A few MLAs who were part of poll process in 2002, when he first contested, said Vijay Mallya had ‘influenced’ several JD(S), Congress & BJP leaders.
Bengaluru: Billionaire industrialist Vijay Mallya, a two-time Rajya Sabha member, was as controversial a parliamentarian as he has been in business.
Both his stints as an Independent MP from Karnataka were marked by allegations that he bribed MLAs to get their vote.
And all the state’s three big political players, the Bharatiya Janata Party (BJP), the Janata Dal (Secular) and the Congress, supported his bid at one time or the other, even though some are reluctant to admit it now.
Senior JD(S) leader PGR Sindhia, who was Mallya’s party colleague in the Janata Dal (United) at the time of his first nomination in 2002, said he knew “that a few MLAs took money while others refused”.
“I can tell you he has done it,” Sindhia told ThePrint.
“When they made him the JD(U) national vice-president… they called a meeting. I protested and staged a walkout.
“I told my leaders that this man was a fraud and a cheat who would take over the party like any other company,” he said.
The BJP, which is said to have supported Mallya’s second stint as MP to steal a march on the Congress, has made similar allegations.
State BJP spokesperson Vaman Acharya said the party had never backed Mallya, claiming that his win was the result of members cross-voting.
“You should ask the JD(S), who claim they are secular… They have taken money and lobbied for a man for profit,” he added.
“This disease struck the BJP too at the time and a few members cross-voted, but we did not support him,” Acharya said.
“There is a class of industrialists who think they can buy seats in this country, especially a Rajya Sabha seat. But the BJP does not endorse this”, he added.
The first attempt
For Mallya’s first bid for a Rajya Sabha seat, the JD(S) lobbied with the Congress to enlist their support for the industrialist too. Mallya ended up defeating BJP’s Taradevi Siddharth for one of four seats up for grabs.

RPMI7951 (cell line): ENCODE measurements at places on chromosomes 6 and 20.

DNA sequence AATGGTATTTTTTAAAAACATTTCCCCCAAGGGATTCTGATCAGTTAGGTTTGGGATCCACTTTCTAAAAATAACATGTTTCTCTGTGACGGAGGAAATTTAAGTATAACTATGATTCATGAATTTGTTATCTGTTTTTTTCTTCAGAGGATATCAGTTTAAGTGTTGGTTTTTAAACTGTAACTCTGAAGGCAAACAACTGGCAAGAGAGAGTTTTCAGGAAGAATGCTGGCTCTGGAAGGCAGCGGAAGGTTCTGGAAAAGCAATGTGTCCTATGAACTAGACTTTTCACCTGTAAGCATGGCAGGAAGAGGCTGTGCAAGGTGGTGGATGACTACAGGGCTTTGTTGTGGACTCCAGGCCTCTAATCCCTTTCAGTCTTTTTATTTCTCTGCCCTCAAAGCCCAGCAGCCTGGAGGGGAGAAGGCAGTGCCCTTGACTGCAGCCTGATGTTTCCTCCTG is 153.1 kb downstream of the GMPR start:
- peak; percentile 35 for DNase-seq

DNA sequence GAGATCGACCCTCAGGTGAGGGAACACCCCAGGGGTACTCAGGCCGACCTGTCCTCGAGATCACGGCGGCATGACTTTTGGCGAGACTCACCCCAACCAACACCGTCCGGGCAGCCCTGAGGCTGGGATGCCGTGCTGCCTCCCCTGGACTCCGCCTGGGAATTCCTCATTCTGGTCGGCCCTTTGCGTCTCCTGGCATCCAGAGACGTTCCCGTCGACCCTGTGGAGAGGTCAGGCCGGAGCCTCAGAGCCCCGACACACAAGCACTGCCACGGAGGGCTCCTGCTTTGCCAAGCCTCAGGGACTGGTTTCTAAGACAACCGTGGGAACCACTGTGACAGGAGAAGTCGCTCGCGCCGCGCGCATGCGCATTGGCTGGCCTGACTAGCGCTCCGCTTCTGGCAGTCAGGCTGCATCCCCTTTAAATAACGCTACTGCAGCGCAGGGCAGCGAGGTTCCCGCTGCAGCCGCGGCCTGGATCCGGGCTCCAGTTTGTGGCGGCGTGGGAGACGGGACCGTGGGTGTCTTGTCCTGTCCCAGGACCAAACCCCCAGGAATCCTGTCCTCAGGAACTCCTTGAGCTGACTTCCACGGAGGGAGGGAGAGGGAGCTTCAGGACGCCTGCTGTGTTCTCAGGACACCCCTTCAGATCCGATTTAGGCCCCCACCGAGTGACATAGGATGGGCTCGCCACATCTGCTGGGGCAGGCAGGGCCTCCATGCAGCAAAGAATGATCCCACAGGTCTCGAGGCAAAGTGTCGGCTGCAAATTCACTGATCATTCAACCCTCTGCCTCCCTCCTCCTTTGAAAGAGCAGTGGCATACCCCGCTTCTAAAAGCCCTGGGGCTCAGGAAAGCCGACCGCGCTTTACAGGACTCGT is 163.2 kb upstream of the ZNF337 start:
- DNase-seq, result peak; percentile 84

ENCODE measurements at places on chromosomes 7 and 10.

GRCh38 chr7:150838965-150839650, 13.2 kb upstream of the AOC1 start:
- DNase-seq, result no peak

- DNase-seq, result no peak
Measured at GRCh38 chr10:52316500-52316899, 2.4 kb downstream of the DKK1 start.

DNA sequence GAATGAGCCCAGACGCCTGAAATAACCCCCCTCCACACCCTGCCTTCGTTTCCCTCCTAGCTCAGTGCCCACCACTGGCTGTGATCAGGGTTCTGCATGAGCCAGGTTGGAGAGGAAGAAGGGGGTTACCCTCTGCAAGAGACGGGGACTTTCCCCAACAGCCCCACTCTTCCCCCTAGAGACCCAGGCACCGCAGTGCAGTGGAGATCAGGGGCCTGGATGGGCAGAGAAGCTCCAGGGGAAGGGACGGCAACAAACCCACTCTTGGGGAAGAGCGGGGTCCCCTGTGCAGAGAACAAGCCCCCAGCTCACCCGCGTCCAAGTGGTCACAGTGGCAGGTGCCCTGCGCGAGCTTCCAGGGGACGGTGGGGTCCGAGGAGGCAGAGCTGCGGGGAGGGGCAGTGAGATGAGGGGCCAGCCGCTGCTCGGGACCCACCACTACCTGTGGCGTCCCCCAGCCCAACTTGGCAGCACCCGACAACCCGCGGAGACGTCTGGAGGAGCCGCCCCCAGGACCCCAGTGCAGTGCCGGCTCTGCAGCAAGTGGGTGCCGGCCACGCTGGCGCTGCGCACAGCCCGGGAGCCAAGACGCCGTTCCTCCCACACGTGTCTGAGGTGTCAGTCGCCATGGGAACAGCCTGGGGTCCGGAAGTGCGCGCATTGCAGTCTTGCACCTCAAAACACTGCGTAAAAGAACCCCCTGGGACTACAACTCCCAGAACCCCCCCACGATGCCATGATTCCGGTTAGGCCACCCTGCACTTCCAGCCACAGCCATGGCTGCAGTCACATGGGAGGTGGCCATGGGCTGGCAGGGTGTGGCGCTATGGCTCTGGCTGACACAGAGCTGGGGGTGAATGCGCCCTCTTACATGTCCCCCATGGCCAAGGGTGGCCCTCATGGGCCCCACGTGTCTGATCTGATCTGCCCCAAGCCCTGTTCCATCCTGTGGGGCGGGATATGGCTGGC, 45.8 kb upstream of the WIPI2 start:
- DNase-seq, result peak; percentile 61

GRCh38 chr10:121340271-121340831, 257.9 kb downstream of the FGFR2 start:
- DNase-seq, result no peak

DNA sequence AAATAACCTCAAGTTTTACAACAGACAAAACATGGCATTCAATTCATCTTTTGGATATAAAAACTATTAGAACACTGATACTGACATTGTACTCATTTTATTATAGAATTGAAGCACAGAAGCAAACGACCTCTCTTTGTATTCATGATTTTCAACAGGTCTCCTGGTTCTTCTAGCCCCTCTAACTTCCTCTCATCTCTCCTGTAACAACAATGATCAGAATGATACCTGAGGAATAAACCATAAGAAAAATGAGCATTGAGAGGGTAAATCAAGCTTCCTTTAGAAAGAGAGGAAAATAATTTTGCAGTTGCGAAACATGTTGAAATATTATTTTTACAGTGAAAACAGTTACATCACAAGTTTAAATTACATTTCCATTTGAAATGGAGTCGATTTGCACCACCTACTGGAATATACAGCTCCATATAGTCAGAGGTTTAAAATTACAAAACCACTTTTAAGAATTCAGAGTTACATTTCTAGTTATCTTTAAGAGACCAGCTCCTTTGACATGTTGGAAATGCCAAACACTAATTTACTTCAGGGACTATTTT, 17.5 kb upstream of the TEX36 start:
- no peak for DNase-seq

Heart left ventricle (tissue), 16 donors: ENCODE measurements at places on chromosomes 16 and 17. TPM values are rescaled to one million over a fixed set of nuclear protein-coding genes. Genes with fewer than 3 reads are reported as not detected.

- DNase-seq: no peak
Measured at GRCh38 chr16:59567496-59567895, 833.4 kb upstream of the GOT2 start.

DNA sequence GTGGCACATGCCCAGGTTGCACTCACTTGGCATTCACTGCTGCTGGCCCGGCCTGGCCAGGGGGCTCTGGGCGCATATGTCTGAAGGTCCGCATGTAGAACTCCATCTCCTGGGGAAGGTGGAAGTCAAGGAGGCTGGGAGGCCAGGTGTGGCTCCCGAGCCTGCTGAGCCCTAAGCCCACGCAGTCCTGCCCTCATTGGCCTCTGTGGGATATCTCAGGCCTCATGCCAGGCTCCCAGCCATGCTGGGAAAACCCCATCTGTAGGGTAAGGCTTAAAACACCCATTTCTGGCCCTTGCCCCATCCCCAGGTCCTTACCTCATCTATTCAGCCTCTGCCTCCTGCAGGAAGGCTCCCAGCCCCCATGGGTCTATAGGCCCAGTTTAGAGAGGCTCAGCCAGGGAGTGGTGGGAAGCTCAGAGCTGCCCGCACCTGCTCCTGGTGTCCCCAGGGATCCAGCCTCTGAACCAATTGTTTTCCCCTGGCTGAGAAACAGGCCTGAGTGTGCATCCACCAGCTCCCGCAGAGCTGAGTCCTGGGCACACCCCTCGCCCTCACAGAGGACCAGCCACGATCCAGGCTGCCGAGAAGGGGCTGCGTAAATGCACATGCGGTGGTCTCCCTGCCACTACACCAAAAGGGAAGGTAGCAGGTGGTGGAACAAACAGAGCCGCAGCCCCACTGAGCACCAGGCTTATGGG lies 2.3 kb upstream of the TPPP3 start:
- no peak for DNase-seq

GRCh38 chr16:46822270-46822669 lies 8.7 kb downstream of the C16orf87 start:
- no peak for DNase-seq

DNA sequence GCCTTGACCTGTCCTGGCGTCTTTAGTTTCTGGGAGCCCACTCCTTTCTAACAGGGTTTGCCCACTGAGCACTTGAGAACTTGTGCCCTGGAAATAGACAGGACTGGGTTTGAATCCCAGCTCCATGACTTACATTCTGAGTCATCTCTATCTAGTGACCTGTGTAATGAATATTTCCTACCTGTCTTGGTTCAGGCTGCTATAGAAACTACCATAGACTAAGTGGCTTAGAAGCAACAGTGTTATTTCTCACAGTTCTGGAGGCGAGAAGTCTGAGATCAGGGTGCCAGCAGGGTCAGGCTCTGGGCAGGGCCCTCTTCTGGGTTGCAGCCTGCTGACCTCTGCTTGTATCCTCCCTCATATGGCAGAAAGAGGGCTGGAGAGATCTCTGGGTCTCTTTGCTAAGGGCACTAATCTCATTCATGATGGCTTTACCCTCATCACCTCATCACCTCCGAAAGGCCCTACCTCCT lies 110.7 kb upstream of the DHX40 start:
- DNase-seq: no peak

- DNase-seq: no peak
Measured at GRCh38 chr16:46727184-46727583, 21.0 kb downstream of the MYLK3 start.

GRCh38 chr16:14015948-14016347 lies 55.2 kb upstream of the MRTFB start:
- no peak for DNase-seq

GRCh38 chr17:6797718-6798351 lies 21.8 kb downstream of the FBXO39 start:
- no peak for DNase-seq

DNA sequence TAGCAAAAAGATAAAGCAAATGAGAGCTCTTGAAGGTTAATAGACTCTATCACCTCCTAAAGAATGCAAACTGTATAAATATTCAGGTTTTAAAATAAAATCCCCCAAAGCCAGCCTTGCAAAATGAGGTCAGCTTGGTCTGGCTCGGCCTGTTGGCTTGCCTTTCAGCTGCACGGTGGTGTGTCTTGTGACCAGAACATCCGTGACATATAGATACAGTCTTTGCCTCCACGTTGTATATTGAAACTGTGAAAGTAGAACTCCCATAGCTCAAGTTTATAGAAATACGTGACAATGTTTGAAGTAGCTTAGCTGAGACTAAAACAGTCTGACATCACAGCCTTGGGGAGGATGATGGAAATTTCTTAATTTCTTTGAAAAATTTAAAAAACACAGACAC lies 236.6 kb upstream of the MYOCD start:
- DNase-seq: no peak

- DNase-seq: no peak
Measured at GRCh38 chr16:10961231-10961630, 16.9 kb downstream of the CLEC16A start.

A few MLAs who were part of the election process that year told ThePrint that Mallya had “influenced” several JD(S) and Congress leaders.
He is also said to have convinced a group of 10 BJP MLAs to defy the party whip and vote for him, landing him a comfortable win.
When Mallya won the seat, he said he would represent the interests of the people of Karnataka. But senior Congress members say Mallya did nothing to represent the state.
According to them, he used his office to “hobnob with people in the corridors of power for his own selfish reasons”.
“I don’t think he justified his RS membership,” said Karnataka Pradesh Congress Committee president, Dinesh Gundu Rao, “It was more of a fancy title for him.”
When asked why the Congress supported his bid, party sources said Mallya was, at the time, the most influential businessman from the state. “Nobody expected him to turn out like this,” he added.
However, Rao clarified that he was not a Congress candidate. “We only gave him the extra votes… He also had the support of other parties like the JD(S) and independents.”
The second term
The liquor baron was elected for a second term in 2010, this time with the backing of the BJP government, then headed by B.S. Yeddyurappa, apart from the JD(S).
At the time, there were four Rajya Sabha vacancies and in order to get elected, each candidate needed the support of 45 MLAs.
The BJP had the numbers to get two MPs elected, with 26 votes to spare. The Congress had the numbers to support one MP, with a surplus of 29 votes. The JD(S) had 27 votes in all.
Here again, there were whispers that Mallya was in talks with a few BJP MLAs who cross-voted in his favour.
The Congress did not have enough numbers to elect its second nominee, T. V. Maruthi, so the BJP is said to have handed over its extra votes to Mallya.
Mallya won with 27 votes of the JD(S), one from an Independent, and the remaining from the BJP.
The JD(S), which backed both of Mallya’s terms, said they regretted the decision now.
JD(S) national spokesperson Kunwar Danish Ali claimed it was a decision taken by the party high command, adding that there were many in the party who opposed his candidature.
“I was personally opposed to sending such type of people to the Rajya Sabha,” he said.
“Even when my party proposed to back him as an Independent candidate, I objected,” Ali added.
“Now, my party has realised that such kind of people should not have been nominated to the Rajya Sabha,” he said.
After reports emerged that he had defaulted on a Rs 9,400 crore loan, Mallya began to keep a low profile.
He fled India in March, and resigned as MP on 2 May 2016, a day before the ethics committee of the Rajya Sabha unanimously decided to recommend his expulsion.
Mallya’s resignation letter to the then Rajya Sabha chairman Hamid Ansari stated that all the allegations against him were blatantly false and baseless.